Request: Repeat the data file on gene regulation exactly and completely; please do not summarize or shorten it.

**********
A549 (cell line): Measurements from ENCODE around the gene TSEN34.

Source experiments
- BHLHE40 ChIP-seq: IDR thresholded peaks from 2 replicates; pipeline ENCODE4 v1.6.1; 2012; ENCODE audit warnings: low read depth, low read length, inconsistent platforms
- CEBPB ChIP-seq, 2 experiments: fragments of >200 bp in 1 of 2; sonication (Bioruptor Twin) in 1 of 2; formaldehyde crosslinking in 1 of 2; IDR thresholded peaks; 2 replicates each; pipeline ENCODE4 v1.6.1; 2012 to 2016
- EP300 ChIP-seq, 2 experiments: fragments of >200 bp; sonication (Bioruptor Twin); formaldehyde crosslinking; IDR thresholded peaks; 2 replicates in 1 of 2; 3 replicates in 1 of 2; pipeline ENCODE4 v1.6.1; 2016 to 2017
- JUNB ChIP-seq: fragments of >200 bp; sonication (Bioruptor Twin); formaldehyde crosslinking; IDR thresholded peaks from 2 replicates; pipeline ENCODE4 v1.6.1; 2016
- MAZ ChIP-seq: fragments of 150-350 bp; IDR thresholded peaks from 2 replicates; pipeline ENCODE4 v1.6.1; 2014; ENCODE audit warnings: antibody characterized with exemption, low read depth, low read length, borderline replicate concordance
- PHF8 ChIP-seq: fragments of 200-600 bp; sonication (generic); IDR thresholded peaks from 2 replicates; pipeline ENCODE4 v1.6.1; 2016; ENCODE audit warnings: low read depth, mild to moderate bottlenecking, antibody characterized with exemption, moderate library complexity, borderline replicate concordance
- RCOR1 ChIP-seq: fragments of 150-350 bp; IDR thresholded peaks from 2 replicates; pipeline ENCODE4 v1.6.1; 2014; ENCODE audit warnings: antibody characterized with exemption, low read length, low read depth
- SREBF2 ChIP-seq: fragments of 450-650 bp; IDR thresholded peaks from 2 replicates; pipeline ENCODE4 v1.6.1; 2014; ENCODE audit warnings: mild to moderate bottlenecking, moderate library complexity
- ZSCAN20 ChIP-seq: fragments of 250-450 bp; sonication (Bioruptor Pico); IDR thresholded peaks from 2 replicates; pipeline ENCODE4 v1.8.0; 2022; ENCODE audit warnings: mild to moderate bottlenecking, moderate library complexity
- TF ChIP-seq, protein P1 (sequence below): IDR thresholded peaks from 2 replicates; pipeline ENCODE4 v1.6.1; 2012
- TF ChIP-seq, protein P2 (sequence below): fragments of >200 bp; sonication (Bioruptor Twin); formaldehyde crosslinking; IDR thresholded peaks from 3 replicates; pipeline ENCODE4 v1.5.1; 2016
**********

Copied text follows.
A549 (cell line): Measurements from ENCODE around the gene TSEN34.

Source experiments
- BHLHE40 ChIP-seq: IDR thresholded peaks from 2 replicates; pipeline ENCODE4 v1.6.1; 2012; ENCODE audit warnings: low read depth, low read length, inconsistent platforms
- CEBPB ChIP-seq, 2 experiments: fragments of >200 bp in 1 of 2; sonication (Bioruptor Twin) in 1 of 2; formaldehyde crosslinking in 1 of 2; IDR thresholded peaks; 2 replicates each; pipeline ENCODE4 v1.6.1; 2012 to 2016
- EP300 ChIP-seq, 2 experiments: fragments of >200 bp; sonication (Bioruptor Twin); formaldehyde crosslinking; IDR thresholded peaks; 2 replicates in 1 of 2; 3 replicates in 1 of 2; pipeline ENCODE4 v1.6.1; 2016 to 2017
- JUNB ChIP-seq: fragments of >200 bp; sonication (Bioruptor Twin); formaldehyde crosslinking; IDR thresholded peaks from 2 replicates; pipeline ENCODE4 v1.6.1; 2016
- MAZ ChIP-seq: fragments of 150-350 bp; IDR thresholded peaks from 2 replicates; pipeline ENCODE4 v1.6.1; 2014; ENCODE audit warnings: antibody characterized with exemption, low read depth, low read length, borderline replicate concordance
- PHF8 ChIP-seq: fragments of 200-600 bp; sonication (generic); IDR thresholded peaks from 2 replicates; pipeline ENCODE4 v1.6.1; 2016; ENCODE audit warnings: low read depth, mild to moderate bottlenecking, antibody characterized with exemption, moderate library complexity, borderline replicate concordance
- RCOR1 ChIP-seq: fragments of 150-350 bp; IDR thresholded peaks from 2 replicates; pipeline ENCODE4 v1.6.1; 2014; ENCODE audit warnings: antibody characterized with exemption, low read length, low read depth
- SREBF2 ChIP-seq: fragments of 450-650 bp; IDR thresholded peaks from 2 replicates; pipeline ENCODE4 v1.6.1; 2014; ENCODE audit warnings: mild to moderate bottlenecking, moderate library complexity
- ZSCAN20 ChIP-seq: fragments of 250-450 bp; sonication (Bioruptor Pico); IDR thresholded peaks from 2 replicates; pipeline ENCODE4 v1.8.0; 2022; ENCODE audit warnings: mild to moderate bottlenecking, moderate library complexity
- TF ChIP-seq, protein P1 (sequence below): IDR thresholded peaks from 2 replicates; pipeline ENCODE4 v1.6.1; 2012
- TF ChIP-seq, protein P2 (sequence below): fragments of >200 bp; sonication (Bioruptor Twin); formaldehyde crosslinking; IDR thresholded peaks from 3 replicates; pipeline ENCODE4 v1.5.1; 2016